A system is provided including a host processor and an audio capture and playback adapter having a DSP co-processor. The adapter includes shared memory accessible from both the DSP and the host. A DSP program is periodically written to the shared memory by the host and executed by the DSP. A non ping-pong dual buffer technique is disclosed wherein alternately one buffer is executed by the DSP while the remaining buffer is updated or linked by the host. In one embodiment two pointer variables are used, each indicating respectively which buffer is currently being executed by the DSP and which has been updated by the host. Initially, both pointer A and pointer B point to buffer A containing the initial DSP code. Each time the DSP requires execution of the configurable program, it reads pointer B, copies it to pointer A, and then branches to the buffer pointer A points to. When the host begins to relink to a buffer, it first sets pointer B equal to pointer A, relinks into the opposite buffer as pointer A, and then sets pointer B to this opposite buffer. The host is thereby prevented from updating a buffer currently being executed by the DSP.
The novel features believed to be characteristic of the invention are set forth in the appended claims. The invention itself, however, as well as other features and advantages thereof, will be best understood by reference to the following description of the preferred embodiment when read in conjunction with the accompanying figures where:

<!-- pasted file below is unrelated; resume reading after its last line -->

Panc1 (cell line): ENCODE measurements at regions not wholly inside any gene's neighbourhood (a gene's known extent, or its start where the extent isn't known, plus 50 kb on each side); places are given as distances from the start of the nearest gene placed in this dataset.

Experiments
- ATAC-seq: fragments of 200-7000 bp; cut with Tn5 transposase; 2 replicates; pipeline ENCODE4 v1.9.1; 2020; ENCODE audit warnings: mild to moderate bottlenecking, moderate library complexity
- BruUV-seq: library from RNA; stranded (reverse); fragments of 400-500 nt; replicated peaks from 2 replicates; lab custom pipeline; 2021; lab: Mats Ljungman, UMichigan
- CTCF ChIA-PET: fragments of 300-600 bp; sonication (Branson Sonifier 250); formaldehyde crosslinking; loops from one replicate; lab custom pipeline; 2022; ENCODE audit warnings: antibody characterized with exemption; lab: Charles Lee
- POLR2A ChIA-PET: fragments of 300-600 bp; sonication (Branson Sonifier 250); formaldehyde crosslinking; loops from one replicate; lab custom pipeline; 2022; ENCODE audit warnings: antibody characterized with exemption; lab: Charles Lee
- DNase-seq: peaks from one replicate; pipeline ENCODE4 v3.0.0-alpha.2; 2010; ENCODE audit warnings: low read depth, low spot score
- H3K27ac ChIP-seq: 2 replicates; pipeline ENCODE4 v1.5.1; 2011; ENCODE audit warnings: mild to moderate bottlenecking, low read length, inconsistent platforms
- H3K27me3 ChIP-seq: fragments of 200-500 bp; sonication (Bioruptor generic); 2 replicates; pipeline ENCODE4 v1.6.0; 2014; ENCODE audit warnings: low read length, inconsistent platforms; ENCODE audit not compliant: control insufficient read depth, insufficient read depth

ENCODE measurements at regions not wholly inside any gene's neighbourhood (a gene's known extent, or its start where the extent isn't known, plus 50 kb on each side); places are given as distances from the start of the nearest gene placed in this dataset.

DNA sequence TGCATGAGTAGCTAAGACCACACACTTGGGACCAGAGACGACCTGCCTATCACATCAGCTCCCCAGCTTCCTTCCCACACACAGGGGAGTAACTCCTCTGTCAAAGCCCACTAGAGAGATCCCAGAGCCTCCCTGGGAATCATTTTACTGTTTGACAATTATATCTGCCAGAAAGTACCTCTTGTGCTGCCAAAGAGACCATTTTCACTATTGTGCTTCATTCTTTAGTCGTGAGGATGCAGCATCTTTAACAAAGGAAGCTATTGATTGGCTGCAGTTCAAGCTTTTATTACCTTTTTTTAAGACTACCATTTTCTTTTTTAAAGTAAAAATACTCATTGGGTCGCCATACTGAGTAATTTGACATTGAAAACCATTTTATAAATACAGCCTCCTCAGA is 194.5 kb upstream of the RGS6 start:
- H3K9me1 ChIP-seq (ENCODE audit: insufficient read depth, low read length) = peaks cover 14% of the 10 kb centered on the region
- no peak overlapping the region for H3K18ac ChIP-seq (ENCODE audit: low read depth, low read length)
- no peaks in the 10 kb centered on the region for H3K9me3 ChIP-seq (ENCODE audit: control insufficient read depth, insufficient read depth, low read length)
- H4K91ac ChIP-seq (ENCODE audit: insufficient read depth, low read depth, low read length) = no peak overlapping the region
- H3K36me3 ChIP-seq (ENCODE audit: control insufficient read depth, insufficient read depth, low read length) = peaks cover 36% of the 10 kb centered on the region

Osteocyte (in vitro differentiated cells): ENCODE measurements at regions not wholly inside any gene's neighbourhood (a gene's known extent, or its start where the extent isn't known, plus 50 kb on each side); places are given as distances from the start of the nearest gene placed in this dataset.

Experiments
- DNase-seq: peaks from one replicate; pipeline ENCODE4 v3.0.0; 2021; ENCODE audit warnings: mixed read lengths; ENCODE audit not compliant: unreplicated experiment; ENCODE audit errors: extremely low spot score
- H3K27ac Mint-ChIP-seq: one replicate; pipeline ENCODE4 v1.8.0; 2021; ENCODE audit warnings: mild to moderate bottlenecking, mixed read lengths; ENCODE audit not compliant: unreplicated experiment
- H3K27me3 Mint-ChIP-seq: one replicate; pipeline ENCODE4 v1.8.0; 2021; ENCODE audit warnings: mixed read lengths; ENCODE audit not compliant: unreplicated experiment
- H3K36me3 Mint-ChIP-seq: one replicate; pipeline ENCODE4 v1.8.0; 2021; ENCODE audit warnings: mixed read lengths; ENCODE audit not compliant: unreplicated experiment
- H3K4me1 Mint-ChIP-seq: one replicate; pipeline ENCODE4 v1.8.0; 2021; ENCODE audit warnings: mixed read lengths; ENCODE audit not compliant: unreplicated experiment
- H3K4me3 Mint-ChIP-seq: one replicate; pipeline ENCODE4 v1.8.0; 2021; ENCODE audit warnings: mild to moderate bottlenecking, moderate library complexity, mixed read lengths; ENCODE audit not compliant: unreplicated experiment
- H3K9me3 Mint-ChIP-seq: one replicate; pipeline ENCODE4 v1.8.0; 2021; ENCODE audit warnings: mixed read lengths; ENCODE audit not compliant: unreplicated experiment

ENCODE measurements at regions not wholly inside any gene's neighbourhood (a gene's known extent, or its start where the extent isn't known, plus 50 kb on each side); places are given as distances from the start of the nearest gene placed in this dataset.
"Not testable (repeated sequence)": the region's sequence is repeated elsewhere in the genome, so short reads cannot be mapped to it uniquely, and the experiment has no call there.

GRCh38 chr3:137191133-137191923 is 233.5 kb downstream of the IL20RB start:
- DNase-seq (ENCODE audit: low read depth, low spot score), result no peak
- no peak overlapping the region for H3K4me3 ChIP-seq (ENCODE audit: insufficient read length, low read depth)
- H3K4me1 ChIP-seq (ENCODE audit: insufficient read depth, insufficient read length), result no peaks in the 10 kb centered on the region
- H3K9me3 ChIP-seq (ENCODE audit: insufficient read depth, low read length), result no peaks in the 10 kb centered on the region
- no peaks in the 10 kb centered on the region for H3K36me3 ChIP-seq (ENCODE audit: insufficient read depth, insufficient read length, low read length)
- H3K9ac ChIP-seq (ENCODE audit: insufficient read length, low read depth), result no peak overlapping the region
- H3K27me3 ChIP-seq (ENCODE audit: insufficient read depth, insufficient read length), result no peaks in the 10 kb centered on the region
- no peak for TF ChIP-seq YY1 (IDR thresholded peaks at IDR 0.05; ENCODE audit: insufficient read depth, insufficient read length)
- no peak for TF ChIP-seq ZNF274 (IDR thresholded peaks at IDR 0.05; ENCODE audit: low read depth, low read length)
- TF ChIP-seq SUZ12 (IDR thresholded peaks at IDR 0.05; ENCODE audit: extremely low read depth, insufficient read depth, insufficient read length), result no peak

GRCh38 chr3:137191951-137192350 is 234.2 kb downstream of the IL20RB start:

FIG. 1 is a high level schematic illustration of a computerized audio capture and playback adapter system employing the linking system of the invention.
FIG. 2 is a block diagram of representative computer code for generating an acoustic sound by the system of FIG. 1 depicting a representative module and submodule building blocks.
FIG. 3 is a schematic illustration of code segments comprising multiple modules such as that depicted in FIG. 2 intended to be executed by the digital signal processor system portion of the computerized audio system of FIG. 1.
FIG. 4 is a functional block diagram of an audio capture and playback adapter card for use in the system of FIG. 1.
FIG. 5 is an illustration of a double buffering technique known in the prior art for handling execution of code modules while simultaneously loading additional modules for execution.
FIGS. 6A-6D are schematic illustrations of the sequential status of pointers employed in the linking system of the invention.
FIG. 7 is an illustration of a specific state of pointers in operation of a linking system which causes malfunctioning of the system of FIG. 1 when the features of the linking system of the invention are not employed.
FIG. 8 is a flow diagram of the various states of the system of FIG. 1 as they relate to the pointers of FIG. 6 when operating in accordance with the invention.